4 August: Rud has a very bad night, pain and general misery. Dr Christie finds Rud’s colon better and we arrange for a second examination tomorrow by Dr Alcock.
5 August: Another examination in London
6 August: Rud has pain but not severe from tea-time.
7 August: Rud has a bad night:much pain. Has 2 hours free from pain and then it starts again.
8 August: We come to London. Mr Miles, surgeon, examines him and says there must be an x-ray exam.
11 Aug: Dr Christie takes Rud twice to be x-rayed after a Bismuth meal. Rud harried by all this examination and in constant spasms of pain.

Bismuth carbonate was used as a contrast medium in X-ray diagnosis of gastro-intestinal disorders. It was later replaced by barium sulphate. Martindale Extra Pharmacopoeia,p.230

12 August: Great trouble and anxiety over Rud, who is so ill and in great pain. The final x-ray exam discovers that another must be made under anaesthetic and we decide to have this done on Monday. All arrangements are made during the day and I prepare him with medicine.
13 August: A night of pain. Goes to Fitzroy House Nursing Home to be prepared for examination under anaesthetic.
14 August: Result of exam: No trace of any sign of the always to be dreaded cancer. An old ulcer is found:a large area of inflammation in colon and lower bowel from which there has been a haemorrhage, which has caused his anaemia.
15 August: To Brown’s Hotel. Treatment starts.
16 August: Heavy dose of Epsom salts in a.m. Bowels washed out twice a day. No solid food, only milk.

Epsom Salts (magnesium sulphate): a saline purgative. When taken by mouth in dilute solution it reduces the normal absorption of water from the intestine with the result that the bulky fluid contents distend the bowel, active reflex peristalsis is excited, and evacuation of the contents of the intestine follows in 1 to 2 hours. Martindale Extra Pharmacopoeia, p.754.

Several nights of pain.
30 August: Examined by Drs Christie & Miles who are greatly pleased with the result.
31 August:A good night followed by a bad day. Rud quite wretched and dull and empty.
2 Sept: The first unbroken night in many weeks.
4 Sept: Examined by Drs Christie & Miles. They change his medicine. They think he has improved. Allowed to go home with nurse
9 Sept: Examined by Dr Christie
11-12 Sept: Too ill to do anything. Upset by the ‘Sheridan stunt’
19 Sept: R working on proofs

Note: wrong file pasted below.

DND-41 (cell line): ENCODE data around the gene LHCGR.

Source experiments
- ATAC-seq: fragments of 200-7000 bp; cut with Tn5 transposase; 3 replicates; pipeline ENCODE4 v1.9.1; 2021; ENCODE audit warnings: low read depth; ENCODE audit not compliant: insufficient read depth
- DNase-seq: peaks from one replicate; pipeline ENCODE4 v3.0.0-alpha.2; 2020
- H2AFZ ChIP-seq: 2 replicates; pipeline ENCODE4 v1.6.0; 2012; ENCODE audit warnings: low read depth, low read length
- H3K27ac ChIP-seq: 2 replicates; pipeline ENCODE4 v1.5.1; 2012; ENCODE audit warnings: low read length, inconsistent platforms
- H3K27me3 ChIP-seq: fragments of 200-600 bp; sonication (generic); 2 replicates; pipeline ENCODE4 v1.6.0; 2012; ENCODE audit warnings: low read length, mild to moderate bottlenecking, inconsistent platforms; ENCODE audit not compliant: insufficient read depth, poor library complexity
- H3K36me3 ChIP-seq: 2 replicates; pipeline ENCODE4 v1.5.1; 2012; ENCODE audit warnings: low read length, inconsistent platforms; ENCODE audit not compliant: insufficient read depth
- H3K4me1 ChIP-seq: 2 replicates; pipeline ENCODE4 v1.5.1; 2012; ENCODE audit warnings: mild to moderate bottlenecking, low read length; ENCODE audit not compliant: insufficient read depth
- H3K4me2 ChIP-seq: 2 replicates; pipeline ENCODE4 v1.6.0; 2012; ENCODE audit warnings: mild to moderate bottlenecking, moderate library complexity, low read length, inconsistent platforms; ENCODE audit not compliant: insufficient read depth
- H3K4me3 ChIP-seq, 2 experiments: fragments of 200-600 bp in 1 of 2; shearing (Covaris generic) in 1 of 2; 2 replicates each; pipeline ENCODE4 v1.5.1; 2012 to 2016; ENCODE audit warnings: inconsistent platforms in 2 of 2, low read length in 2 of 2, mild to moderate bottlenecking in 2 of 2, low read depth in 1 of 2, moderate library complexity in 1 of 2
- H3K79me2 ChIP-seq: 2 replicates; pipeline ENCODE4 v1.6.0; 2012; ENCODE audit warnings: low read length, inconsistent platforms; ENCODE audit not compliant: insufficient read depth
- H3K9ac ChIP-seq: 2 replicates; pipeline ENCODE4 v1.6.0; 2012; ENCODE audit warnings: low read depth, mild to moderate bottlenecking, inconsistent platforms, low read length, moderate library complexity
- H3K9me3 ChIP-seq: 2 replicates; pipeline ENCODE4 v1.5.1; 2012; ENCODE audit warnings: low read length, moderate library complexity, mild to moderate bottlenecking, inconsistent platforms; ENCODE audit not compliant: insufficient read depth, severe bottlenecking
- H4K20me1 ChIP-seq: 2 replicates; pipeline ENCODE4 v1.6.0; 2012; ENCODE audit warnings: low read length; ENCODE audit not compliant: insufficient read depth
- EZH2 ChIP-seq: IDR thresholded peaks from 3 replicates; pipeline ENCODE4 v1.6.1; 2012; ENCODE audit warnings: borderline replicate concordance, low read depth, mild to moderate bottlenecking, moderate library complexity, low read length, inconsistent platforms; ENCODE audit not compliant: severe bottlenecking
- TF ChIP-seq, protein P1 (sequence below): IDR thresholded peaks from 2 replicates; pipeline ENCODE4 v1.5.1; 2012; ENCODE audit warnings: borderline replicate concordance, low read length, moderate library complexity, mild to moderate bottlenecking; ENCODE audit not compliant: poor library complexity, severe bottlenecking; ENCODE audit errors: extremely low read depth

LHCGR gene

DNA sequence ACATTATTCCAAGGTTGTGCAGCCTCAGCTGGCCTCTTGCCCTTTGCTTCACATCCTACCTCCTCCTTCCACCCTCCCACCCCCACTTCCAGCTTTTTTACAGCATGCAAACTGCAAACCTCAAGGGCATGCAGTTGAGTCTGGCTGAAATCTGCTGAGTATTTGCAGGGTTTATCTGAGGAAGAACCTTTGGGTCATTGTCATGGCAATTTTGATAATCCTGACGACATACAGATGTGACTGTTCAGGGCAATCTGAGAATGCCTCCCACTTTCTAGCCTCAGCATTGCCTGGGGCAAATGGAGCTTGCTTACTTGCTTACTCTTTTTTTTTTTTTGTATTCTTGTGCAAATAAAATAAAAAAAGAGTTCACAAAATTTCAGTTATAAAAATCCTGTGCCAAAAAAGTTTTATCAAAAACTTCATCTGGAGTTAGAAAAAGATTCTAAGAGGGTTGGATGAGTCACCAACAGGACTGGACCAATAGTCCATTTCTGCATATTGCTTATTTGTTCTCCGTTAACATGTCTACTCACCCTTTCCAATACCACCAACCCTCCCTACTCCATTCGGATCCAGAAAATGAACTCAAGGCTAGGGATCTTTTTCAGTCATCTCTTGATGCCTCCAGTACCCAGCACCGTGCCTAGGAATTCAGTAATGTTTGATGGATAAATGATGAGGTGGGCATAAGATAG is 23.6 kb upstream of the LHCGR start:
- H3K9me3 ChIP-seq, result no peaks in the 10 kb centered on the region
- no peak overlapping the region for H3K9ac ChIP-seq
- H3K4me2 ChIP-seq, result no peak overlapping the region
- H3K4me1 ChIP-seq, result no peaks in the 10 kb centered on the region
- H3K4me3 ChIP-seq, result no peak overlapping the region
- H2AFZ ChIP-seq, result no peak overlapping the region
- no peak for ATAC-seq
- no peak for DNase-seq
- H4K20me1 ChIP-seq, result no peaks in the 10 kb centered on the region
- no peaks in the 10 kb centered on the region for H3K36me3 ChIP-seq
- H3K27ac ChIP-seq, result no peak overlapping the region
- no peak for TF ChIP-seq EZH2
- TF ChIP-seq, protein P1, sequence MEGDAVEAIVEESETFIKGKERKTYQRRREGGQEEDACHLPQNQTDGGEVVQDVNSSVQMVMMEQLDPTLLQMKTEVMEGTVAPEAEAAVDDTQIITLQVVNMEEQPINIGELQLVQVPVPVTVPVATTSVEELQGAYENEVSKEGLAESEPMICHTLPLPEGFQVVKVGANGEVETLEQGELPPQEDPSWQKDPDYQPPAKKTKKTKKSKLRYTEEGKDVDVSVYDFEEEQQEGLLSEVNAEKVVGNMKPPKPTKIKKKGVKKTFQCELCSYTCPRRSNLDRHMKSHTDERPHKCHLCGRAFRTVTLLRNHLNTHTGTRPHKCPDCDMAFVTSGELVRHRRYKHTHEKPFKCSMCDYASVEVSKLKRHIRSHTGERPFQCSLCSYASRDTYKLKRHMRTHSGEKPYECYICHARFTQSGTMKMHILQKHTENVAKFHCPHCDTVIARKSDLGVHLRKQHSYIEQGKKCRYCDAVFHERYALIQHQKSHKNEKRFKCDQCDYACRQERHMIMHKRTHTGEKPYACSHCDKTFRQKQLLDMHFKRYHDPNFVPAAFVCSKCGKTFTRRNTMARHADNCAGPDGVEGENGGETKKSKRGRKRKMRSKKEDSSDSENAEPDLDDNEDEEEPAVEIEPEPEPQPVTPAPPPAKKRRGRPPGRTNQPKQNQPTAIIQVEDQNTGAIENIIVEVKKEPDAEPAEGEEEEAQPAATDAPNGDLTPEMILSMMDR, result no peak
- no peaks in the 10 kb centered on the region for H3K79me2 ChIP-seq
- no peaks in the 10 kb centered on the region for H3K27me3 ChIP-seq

26 Sept: Dr Christie for 2 hours. Thinks he is looking much better.
Oct 17: A blood test which shows improvement (? in anaemia)
31 Oct: A slight attack of his old pain.
Nov 1: Another night of pain and sickness.
3 Nov: Dr Christie comes from London and puts him back on his old diet and medicine.
The pain continues for several days. Dr Christie comes again on 5 Nov bringing fresh medicine and orders for Rud.
9 Nov: Dr Christie comes again.
10 and 11 Nov: Very severe pain Dr Christie unable to help him. Sir Humphrey Rolleston arrives at noon. They decide he must go to London.
12 Nov: Seen in London by Dr Christie, Sir Humphrey Rolleston, Mr Miles and Mr J B-Sutton. An operation needed.
13 Nov To nursing home. Makes new will and winds up business affairs.
15 Nov: Operation takes an hour and is apparently a success. I don’t know what was done in this operation.
15 – 21 Nov: Pain continues. A few stitches taken out which eases the pain.
22 Nov: Still in pain, utterly depressed and miserable.
23 and 24 Nov: Stitches taken out both days.
30 Nov: He is moved to Brown’s Hotel with his nurse.
1-5 Dec: Some pain every day. Nurse leaves on 4 Dec. Carrie comments: A good nurse perhaps but quite heartless and unyielding, obstinate and a bully.
15 Dec: Back to Bateman’s. R still low and depressed over Christmas.
19 Dec: R drives nearly to Lewes, quite fit and well, but so depressed, uninterested and dull.
20-31 Dec: Several episodes of pain, sometimes very severe. Also gloom and depression.

(From Carrie’s Diary)
1- 7 Jan: Pains continue almost daily.
7 Jan: Sir John B-Sutton not depressed over Rud’s constant pains:says it is an adjustment after such a long disarrangement. He changes the treatment.
13 Jan:Rud weighs 9st 2lbs (58.2 kg) The pains continue every day. On 16 Jan in bed with pain and unable to see guests.
25 Jan: To Bath.
6 Feb: While in Bath Mr Melsome does a small operation on Rud’s eye – (said it was to remove a cast but I don’t know of any minor operation to remove a cast. It was probably a cyst.)